Lemelson-MIT Student Prize winner improves cancer therapies with nanotech
At the age of eight, Geoffrey von Maltzahn ‘03 made his debut as an inventor by designing a pulley system to switch his room light on and off from his bed. Before long, he’d extended the system to control his alarm clock and stereo. Now a PhD candidate in the Harvard-MIT Division of Health Sciences and Technology, he’s filed eight patent applications. And in March, he won the $30,000 Lemelson-MIT Student Prize for developing novel cancer treatments based on nanotechnology.
Von Maltzahn has been working with his thesis advisor, Professor Sangeeta Bhatia, to find ways to deliver cancer therapies without affecting healthy tissues. Today, less than 1 percent of chemotherapy drugs end up in the tumors they’re intended to eradicate; the rest go elsewhere in the body, causing harmful side effects. So far, he’s come up with two promising approaches.
One is a type of highly conductive gold nanoantenna that can be injected intravenously to target tumors and convert infrared light into heat, improving the precision of cancer ablation therapies. The antennas are coated with a polymer that keeps them from being taken up by the immune system, enabling them to circulate through the bloodstream until they pass through the pores of tumor blood vessels and get trapped inside. When von Maltzahn injected nanoantennas into cancerous mice and exposed them to near-infrared light, the antennas concentrated the light’s energy in the tumors, precisely heating them to 70 °C. A single treatment using harmless levels of near-infrared light destroyed all the tumors within 15 days.
The body’s own repair system inspired von Maltzahn’s second cancer innovation. Here, the nanoantennas that he developed serve as “scout” particles, which locate a tumor; once inside, they send out signals to attract “assassin” nanoparticles, which arrive bearing drugs. The scouts’ secret is to convert infrared light into just enough heat to cause a localized blood vessel injury, setting off the natural coagulation process. It’s like sending up a flare that makes the tumor easier for the assassins to find, von Maltzahn says. In preclinical trials in mice, scout and assassin nanoparticles significantly outperformed noncommunicating nanoparticles, delivering more than 40 times more of the therapeutics to tumors.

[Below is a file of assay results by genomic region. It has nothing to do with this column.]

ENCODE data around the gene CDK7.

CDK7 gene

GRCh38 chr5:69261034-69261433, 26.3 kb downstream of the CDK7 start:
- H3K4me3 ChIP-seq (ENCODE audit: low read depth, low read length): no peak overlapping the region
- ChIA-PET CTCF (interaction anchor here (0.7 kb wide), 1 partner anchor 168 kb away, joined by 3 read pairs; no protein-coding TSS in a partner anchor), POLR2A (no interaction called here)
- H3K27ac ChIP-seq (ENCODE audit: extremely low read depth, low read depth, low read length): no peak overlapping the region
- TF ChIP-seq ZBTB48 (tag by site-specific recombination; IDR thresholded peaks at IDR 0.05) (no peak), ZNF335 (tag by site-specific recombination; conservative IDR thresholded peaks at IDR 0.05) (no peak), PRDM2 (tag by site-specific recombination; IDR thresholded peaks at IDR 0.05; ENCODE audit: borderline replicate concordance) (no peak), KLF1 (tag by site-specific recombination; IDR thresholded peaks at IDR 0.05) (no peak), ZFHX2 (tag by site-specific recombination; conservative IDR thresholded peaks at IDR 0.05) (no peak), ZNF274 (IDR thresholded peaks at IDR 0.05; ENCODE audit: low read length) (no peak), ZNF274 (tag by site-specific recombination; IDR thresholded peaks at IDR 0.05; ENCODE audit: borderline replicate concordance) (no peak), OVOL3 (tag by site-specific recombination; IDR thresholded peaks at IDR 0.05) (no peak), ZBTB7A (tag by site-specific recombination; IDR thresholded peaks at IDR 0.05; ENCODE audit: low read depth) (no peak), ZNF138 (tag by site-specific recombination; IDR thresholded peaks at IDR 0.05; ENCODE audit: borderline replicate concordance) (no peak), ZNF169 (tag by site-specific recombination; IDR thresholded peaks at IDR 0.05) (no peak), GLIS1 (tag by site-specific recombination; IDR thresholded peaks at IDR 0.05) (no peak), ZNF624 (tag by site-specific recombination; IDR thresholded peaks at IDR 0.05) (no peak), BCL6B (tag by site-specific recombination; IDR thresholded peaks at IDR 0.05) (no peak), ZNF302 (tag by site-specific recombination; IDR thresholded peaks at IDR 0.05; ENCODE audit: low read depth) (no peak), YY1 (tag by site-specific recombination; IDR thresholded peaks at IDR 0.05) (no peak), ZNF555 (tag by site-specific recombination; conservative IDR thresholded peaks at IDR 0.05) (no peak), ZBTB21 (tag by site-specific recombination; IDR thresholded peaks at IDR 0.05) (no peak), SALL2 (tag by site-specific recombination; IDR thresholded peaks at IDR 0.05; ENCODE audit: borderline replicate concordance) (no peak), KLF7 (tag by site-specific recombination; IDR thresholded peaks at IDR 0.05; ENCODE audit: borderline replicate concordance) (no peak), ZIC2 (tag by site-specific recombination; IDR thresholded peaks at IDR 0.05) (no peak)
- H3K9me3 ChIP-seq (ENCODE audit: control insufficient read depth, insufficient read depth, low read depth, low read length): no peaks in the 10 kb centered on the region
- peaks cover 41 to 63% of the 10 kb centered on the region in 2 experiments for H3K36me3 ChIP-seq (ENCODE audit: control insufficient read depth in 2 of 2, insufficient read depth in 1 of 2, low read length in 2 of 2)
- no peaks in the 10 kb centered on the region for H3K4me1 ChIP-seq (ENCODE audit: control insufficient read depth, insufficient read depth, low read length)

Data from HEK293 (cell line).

Von Maltzahn’s other inventions include a low-cost method for hemorrhage detection, a new class of self-assembling peptides with promising applications in gene therapy, and a method for remotely controlling the release of drugs from nanoparticles. In addition to working on his PhD and collaborating on 19 papers, he has mentored 14 undergraduates in the lab. His own UROP experiences opened doors for him, so he’s eager to return the favor–and to tap into undergrads’ brain power. “They think about things very differently depending on their focus,” he says.
At 28, von Maltzahn has already founded two companies: Nanopartz, which supplies gold nanoparticles for research and commercial applications, and Resonance Therapeutics, which is developing clinical applications for nano rods and technologies to improve the efficacy of cancer therapeutics. “In some ways the most important part of the process is making sure [an invention] gets to patients,” he says. But he plans to continue inventing: after defending his thesis, he wants to start thinking about sustainable energy and other environmental issues. “What really gets me out of bed in the morning is thinking about the next big problem,” he says.
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